Things will also sound a bit different this year.
“We are doing professional audio this year,” Dieker said. “We decided to increase the ambiance. Nathan Bauer will be the emcee.”
Last year’s winners were John Doneth (First Citizen), Rob Miller (Merchant of the Year) and Ron Hittner (Service to Education). For the first time, two President’s Awards were handed out last year, to Mark Caillier and McNary High School teacher Jim Taylor.
Approval at the Keizer City Council level does not mean apartments and a retirement community in Keizer Station Area C are a done deal.
After all, this is Area C we’re talking about – the area where a Walmart was reported to be going in back in 2011 before backlash led to the project coming to a halt.
Previous decisions were appealed to the Land Use Board of Appeals (LUBA), which forced changes to plans that at one point included a 116,000 square foot commercial space.
The last commercial plans for the property were submitted by Chuck Sides in the fall of 2012, but ended up not happening.
Mountain West Investments and Bonaventure Senior Living teamed up last fall on a proposal calling for 180 apartments (Mountain West) spread out over two buildings across from each other on an expanded McLeod Lane and 154 units (Bonaventure) in a facility ranging from one story in places to four stories in other places. The two Salem-based companies will also be taking care of infrastructure that can be used for future commercial development, including McLeod Lane being punched out towards Ridge Drive.
Councilors waded through more than 500 pages of documents and approved the proposal last week. Brian Moore with Mountain West said he is hoping to break ground by mid-year.
“It’s our desire to start construction in June,” Moore said following last week’s meeting.
Ben Settecase with Bonaventure Senior Living wasn’t as committed to a timeline, but did say starting in 2015 would be fine with him.
“There are a lot of factors, down to the weather,” Settecase said. “If those factors go well, if we feel comfortable with the stormwater downstream analysis and the reimbursement district, if things fell into place for sometime in 2015 that would be great. But the infrastructure has to go first, with McLeod Lane.”
Sam Litke, senior planner for Keizer, said an order approving the master plan will come to councilors at their Feb. 17 meeting.
“Once that is done there will be a 21-day appeal period,” Litke said. “If no one appeals then they are good to go. They would have to comply with the conditions of approval such as having the property surveyed, doing the storm water analysis, getting the construction drawings for the public improvements reviewed and approved.”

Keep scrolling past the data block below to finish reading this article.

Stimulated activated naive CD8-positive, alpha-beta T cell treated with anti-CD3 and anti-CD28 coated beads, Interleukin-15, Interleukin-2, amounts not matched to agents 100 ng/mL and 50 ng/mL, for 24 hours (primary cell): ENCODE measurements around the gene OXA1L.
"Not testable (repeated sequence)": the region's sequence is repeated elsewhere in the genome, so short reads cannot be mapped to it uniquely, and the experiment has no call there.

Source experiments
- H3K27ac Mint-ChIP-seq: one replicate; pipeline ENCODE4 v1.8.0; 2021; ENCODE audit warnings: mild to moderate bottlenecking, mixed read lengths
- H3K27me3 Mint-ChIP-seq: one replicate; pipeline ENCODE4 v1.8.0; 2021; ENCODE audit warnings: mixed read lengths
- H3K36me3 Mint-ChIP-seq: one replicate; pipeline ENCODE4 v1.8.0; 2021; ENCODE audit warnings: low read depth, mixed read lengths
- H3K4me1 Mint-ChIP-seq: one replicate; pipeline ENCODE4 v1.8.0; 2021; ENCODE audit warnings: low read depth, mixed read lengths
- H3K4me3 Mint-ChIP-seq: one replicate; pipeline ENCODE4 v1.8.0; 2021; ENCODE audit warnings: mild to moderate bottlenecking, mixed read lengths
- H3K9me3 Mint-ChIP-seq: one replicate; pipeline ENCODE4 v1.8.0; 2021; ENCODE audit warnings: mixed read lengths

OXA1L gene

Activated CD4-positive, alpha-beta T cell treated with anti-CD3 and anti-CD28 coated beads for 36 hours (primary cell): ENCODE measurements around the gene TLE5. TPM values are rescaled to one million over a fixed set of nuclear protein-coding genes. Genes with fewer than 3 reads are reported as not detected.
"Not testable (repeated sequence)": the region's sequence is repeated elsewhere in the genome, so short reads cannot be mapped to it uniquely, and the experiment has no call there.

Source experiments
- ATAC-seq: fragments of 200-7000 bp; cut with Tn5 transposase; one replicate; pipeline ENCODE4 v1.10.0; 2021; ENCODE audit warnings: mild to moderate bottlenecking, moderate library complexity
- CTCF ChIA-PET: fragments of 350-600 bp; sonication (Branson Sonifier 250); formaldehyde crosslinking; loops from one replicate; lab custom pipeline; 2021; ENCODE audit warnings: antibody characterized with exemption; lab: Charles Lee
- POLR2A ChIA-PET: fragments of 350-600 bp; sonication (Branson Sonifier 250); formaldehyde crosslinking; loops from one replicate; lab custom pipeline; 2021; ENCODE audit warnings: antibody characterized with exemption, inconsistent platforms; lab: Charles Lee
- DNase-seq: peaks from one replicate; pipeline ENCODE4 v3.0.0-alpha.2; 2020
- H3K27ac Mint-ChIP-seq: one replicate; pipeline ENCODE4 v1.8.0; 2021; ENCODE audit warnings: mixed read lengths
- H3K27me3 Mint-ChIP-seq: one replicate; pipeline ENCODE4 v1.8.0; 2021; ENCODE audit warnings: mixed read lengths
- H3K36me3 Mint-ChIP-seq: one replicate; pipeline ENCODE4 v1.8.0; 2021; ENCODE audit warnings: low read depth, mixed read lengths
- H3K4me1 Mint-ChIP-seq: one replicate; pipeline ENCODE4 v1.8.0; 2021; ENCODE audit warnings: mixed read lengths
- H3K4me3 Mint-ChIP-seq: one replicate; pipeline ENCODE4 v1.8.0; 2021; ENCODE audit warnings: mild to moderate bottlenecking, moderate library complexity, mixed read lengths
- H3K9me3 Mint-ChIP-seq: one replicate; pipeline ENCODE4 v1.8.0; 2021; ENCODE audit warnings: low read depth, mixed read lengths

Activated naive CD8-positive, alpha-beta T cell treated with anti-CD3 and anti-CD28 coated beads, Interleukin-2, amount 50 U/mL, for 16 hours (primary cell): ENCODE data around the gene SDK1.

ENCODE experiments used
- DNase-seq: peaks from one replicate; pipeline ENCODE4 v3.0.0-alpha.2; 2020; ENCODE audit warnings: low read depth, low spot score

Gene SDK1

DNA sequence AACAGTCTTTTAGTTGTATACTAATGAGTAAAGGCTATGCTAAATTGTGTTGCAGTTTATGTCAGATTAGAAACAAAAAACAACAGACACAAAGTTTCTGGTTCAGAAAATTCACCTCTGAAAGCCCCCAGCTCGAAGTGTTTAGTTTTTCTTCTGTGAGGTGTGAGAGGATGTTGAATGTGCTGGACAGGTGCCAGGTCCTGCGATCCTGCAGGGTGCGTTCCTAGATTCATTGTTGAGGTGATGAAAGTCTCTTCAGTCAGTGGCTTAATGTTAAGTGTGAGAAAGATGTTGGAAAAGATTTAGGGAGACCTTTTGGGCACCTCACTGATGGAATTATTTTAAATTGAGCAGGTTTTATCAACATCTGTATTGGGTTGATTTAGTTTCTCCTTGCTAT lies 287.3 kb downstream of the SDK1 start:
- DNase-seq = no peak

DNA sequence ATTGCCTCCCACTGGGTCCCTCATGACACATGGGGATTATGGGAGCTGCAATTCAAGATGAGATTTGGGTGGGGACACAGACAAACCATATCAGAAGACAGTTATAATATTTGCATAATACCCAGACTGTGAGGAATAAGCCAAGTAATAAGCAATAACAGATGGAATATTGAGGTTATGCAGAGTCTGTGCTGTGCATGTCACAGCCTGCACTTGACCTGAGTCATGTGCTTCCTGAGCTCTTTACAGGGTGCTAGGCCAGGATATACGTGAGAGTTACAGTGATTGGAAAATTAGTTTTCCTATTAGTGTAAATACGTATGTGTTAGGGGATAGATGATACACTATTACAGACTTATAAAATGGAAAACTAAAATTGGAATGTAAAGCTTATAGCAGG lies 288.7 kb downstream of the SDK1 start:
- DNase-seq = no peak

Of course, past experience shows an appeal to LUBA could change everything.
“If it is appealed to LUBA then it would likely take several months until there is decision from LUBA what with putting together the record, written arguments, hearing and then decision,” Litke said.
Appeals to the previous plan were spearheaded by Kevin Hohnbaum with Keep Keizer Livable, who came out against the revised plans last fall. Hohnbaum credited Moore and Settecase with revising plans – including adding more trees – based on concerns he raised, but was still surprised by some of what he saw in council chambers last week.
“I expected approval,” Hohnbaum said. “But I expected a bit more discussion among councilors. I was really surprised they voted to not install stoplights at McLeod (and Chemawa Road) until commercial development starts. Traffic impact is one of the greatest concerns. The traffic is not good now. Putting in (180) apartments and (154) senior living units and no stoplights, to me that is insane. That is just crazy.”
Further, Hohnbaum questions whether the new development fits into the area.
“It’s a really nice way to squeeze an elephant into a Volkswagen,” he said. “It doesn’t fit to have a four-story building added into that neighborhood. You see the pink house there now, then picture a four-story building 200 feet behind that. It just does not make sense. It just does not fit. It’s a very pretty elephant they squeezed into a Volkswagen.”
So will Hohnbaum be protesting last week’s decision?
“I don’t anticipate doing that, no,” he said. “It’s too early to say at this point. City staff has to create the ordinance and council has to vote on that. Staff may come back with something that doesn’t look like that. I don’t anticipate doing something unless it comes back drastically different.”
Most vocal in his criticism to the current proposal has been Jack Yarbrough, who owns Area C land adjacent to the property being used.
“At this point I don’t have any comment,” Yarbrough said when asked if he plans to appeal. “I’m having some people who are much smarter than me look at it. I didn’t like how they did it so quickly. I just want to make sure I know what I’m talking about before I give my opinion. I’m having an expert in the field give me an opinion. That will determine if I appeal it or not.
“I was ill prepared for the hearing,” he added. “I didn’t get a notice. I was out of town for two or three weeks. It isn’t the developer’s problem. I just want to make sure I know what I’m talking about. I haven’t had a chance to review every document they provided. I will do that with an expert. That’s my opinion at this point.”
Think of it as an 80,000 square foot carpeting job.
That’s what’s in the works for a new artificial turf field at McNary High School. The project, which got underway in earnest last year, is expected to begin work June 1, said Bill McNutt, project manager.
“Our goal is to begin moving dirt then,” McNutt said. “The grass field will be taken off and taken to a field owned by Bob Zielinski. School will still be in session so, in the early days, we’ll start after the first bell and wrap up before the end of the school day.”